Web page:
Mark Kostabi is a visual artist and composer who gained fame in the 1980s for a series of interviews he self-published about himself and his work which has since been mentioned in television series and films including “Miami Vice” and “American Psyche.” Mark now produces a weekly television show on cable and designs cover art for albums.

Most recently, Mark has gotten interested in film, and he will play himself in a film titled “My Italy” which is being released by Uncork’d Entertainment.

“My Italy” follows the adventures of a director and his assistant who are exploring Europe in hopes of securing financing for a movie about four artists--Mark among them.

Via a recent and exclusive interview, Mark discussed his experiences as an artist and his experiences as an artist and his hopes for the future about Movies and other projects.

Music, art, and Guns N Roses

Meagan Meehan (MM): What inspired you to become an artist and what painters inspired you?

Mark Kostabi (MK): I was naturally good at Art as a kid, and at age six my parents, friends, and teachers all said I was a great artist and should be an artist. I agreed. As for inspiration, first, it was comic book artists like Jack Kirby, Steve Ditko, Barry Smith and Bernie Wrightson. It was the Pre-Raphaelites like Dante Gabriel Rosetti and William Holman Hunt. Then when I got to art school, I was inspired by Warhol and Duchamp, more conceptually than visually. My actual current visual art has more of a connection to De Chirico, Leger, and Dali.

MM: Did you ever get to meet Andy Warhol and was there a particular exhibit, museum or gallery that helped kick-start your career?

MK: Many times. He was very nice, encouraging and playful. Always smiling and amused. As for my career kick-start, it was probably that De Chirico show at MoMA in the early 1980s just after I moved to New York.

MM: You’ve done some work with Hollywood – for instance, Axl Rose on the covers for “Use Your Illusion” I and II. Is there any difference designing art for film and music productions than there is someone’s bedroom wall?

MK: Actually, a lot of my album covers were already paintings of mine that existed. In the case of Guns N’ Roses, I made one painting in 1990, inspired by a detail from “The School of Athens” by Raphael, using a combination of silk screening and oil paint. I used red, yellow, black and white. When it was time to give the painting a title I asked my brother Paul Kostabi for a suggestion. He said, “Use Your Illusion.” Years later he told me he got the idea for the title because he saw me using illusions and exaggerations in order to get press for my art career.

I sent the painting to Hanson Gallery in Beverly Hills where Axl Rose stumbled upon it and bought it. He recently confirmed the story to me that on the night before, he had written some lyrics which included “I bought me an illusion, and I put it on the wall.”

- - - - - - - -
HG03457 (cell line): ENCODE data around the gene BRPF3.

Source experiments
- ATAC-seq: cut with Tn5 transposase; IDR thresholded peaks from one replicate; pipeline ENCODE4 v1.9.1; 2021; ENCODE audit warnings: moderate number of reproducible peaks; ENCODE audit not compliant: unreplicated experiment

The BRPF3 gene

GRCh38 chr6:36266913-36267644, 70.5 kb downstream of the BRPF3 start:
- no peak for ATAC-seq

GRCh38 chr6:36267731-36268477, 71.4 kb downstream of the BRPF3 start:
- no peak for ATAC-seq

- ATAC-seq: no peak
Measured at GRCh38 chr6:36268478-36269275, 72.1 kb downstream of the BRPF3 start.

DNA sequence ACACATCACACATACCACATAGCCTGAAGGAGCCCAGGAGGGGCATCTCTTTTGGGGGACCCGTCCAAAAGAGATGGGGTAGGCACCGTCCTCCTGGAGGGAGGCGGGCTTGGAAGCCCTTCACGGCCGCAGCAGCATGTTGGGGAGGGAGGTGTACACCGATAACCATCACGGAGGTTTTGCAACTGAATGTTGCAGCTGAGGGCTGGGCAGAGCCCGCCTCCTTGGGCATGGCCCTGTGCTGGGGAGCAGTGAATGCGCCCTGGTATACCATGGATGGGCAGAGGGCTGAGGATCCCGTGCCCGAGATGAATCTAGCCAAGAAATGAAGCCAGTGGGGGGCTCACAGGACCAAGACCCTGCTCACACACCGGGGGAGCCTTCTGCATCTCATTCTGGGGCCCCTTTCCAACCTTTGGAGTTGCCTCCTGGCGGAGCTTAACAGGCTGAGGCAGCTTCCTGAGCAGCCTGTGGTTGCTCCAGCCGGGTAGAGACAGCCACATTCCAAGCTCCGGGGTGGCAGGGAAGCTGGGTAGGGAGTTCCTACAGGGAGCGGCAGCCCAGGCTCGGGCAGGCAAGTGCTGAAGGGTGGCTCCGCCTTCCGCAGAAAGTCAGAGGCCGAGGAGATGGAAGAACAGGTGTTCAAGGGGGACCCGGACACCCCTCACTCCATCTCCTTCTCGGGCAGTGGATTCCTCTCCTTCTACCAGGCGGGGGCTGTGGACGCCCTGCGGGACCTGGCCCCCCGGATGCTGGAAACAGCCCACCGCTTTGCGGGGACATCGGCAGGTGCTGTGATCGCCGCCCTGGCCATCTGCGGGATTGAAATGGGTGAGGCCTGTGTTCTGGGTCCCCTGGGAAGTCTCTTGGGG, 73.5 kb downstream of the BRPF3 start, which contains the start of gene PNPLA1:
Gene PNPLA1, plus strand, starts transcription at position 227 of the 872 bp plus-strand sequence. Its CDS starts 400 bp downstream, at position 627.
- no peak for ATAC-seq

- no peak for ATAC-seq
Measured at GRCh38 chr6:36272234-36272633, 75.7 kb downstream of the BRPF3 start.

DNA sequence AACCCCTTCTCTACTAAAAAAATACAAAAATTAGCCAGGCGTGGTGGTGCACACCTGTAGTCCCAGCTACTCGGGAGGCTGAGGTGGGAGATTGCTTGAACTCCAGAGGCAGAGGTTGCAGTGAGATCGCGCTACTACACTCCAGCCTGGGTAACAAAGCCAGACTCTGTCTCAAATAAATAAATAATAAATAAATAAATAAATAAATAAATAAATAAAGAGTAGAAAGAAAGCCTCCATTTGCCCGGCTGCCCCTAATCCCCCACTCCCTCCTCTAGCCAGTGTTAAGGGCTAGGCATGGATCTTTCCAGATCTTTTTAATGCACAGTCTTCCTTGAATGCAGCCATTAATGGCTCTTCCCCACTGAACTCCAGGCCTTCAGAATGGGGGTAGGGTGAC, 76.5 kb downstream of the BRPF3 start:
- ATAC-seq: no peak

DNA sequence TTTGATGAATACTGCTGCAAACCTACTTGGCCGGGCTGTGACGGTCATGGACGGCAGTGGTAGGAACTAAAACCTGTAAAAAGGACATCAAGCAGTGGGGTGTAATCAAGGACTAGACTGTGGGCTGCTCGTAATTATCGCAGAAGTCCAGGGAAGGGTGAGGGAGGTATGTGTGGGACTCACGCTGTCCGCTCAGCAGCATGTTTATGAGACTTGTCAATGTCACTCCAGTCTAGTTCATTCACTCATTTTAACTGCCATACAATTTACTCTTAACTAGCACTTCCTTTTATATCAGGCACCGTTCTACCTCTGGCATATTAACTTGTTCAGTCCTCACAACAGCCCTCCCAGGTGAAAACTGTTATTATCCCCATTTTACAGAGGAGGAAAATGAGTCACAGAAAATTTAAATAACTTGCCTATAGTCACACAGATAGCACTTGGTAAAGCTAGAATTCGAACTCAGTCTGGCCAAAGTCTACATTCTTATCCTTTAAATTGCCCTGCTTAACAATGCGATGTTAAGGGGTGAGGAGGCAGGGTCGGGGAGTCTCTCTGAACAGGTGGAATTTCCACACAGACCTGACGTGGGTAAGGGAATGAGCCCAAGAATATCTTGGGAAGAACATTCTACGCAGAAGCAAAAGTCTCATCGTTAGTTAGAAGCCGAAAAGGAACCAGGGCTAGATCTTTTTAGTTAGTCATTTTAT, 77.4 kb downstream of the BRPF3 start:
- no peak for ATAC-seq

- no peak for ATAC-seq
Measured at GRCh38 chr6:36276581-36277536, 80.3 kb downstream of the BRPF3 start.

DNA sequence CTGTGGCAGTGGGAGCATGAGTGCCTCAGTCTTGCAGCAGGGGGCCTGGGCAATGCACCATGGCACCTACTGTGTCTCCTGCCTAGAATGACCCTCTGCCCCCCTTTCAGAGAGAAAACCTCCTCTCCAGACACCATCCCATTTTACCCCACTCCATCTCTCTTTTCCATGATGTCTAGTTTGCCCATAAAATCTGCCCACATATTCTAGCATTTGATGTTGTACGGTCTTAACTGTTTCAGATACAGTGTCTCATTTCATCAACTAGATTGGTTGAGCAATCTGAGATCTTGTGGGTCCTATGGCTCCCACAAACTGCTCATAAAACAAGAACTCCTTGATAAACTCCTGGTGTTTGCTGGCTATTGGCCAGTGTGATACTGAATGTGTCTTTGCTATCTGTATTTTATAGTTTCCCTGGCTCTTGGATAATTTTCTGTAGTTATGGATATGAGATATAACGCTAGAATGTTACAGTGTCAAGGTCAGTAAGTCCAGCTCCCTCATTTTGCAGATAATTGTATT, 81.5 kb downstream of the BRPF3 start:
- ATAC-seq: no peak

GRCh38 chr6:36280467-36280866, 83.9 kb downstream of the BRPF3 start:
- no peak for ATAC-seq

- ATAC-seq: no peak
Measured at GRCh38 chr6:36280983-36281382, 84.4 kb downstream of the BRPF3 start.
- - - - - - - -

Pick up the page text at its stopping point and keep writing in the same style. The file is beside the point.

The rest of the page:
This incident inspired him to ask me if he could use my painting and title for the cover of his next album. The blue version, “Use Your Illusion II” was created by Axl and his people who simply changed the colors with something like the PhotoShop of the day.

MM: What do you consider your most precious piece of art?

MK: The portrait of my father that I did in 1979 as an art student. It’s not for sale, but I would give it away for free to an important museum who would devote a wing to my work.

Movies, film stars, and Italy

MM: How and when did “My Italy” come along?

MK: The director, Bruno Colella, showed up at some of my Rome parties and, strangely, got haircuts during the parties from another guest, Paola Marino. This ended up in the Italian gossip columns. Little by little, we became friends, and he said he wanted to make a film about me. We signed a contract and started, and then after a while, he said the famous Italian art critic Achille Bonito Oliva wanted to be in involved and wanted to add three more artists. Sometimes I wonder if the other three artists experienced the same thing since it relates to the plot.

MM: Were you at all apprehensive about playing yourself in a movie and is the Mark in the movie an exact representation of the Mark in real life?

MK: No, starring in a role as myself is the easiest thing. Now I hope to play other roles! The film version is an exaggeration of my more abject side. I enjoyed working with the cast. The costume designer annoyed me at first, but we ended up becoming good friends.

MM: Have you seen the film and, if so, did you enjoy it?

MK: OMG. It’s a masterpiece. I’ve seen it sixteen times, and I can’t wait for the next time! It’s cool to see myself on screen. I feel like I matter. If it didn’t happen on the silver screen, it didn’t happen.

MM: Do you get to Italy a lot these days and do you any advice for young up-and-comers?

MK: I divide my time equally between Rome and New York, so yes, I get back to Italy a lot, where I frequently relive moments seen in “My Italy.” As for advice to artists, I would say the following: Make great art, live in New York, circulate, be professional, have a story, and get other people to work for you. As for movie advice, I’m not going to pretend to be an expert in the film industry. I’m a hustling two-bit actor myself, despite my wealth and fame in the art world. But I do feel strongly about lighting. It’s all about the lighting.